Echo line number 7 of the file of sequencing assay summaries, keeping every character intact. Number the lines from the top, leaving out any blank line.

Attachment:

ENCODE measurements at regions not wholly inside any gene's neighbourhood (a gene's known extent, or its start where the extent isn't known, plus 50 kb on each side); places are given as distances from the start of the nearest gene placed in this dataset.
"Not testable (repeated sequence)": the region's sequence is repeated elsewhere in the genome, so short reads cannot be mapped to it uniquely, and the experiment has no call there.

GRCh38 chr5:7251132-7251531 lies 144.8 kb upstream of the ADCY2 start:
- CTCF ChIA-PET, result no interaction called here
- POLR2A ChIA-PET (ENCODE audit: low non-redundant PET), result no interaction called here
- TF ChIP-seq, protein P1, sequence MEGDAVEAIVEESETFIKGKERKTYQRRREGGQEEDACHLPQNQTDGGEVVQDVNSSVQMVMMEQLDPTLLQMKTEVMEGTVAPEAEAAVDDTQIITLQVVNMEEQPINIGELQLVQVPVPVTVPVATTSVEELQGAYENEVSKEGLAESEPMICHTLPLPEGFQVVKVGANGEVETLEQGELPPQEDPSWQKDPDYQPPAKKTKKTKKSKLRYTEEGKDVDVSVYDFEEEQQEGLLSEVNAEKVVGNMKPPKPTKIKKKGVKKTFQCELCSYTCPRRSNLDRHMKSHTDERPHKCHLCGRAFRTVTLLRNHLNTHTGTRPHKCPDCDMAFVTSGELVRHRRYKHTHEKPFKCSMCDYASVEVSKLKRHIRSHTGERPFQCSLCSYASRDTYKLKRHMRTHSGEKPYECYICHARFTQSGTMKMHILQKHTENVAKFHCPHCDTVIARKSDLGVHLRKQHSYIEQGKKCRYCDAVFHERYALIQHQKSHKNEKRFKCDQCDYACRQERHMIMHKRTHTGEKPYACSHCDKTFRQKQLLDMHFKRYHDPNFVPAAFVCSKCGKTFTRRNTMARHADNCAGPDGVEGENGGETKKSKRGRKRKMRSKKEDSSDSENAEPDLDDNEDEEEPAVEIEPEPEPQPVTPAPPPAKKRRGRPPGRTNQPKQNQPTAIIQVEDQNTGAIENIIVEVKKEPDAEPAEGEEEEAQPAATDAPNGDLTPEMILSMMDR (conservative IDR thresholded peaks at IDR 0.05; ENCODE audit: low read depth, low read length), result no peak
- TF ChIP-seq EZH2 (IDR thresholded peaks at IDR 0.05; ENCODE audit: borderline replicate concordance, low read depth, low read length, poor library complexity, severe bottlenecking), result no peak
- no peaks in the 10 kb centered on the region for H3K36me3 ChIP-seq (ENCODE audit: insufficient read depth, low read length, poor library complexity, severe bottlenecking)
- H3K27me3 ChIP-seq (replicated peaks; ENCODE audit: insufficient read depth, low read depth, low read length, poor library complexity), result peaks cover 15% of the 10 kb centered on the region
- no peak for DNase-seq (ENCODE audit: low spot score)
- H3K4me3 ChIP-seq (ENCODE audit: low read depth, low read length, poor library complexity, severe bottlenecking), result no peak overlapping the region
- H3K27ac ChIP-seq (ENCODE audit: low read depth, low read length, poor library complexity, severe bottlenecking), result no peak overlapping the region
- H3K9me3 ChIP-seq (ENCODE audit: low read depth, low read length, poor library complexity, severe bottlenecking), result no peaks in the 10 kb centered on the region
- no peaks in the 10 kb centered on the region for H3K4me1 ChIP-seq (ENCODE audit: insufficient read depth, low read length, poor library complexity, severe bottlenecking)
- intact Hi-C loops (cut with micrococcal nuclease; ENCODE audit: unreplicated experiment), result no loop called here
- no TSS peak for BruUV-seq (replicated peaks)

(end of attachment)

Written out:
- TF ChIP-seq EZH2 (IDR thresholded peaks at IDR 0.05; ENCODE audit: borderline replicate concordance, low read depth, low read length, poor library complexity, severe bottlenecking), result no peak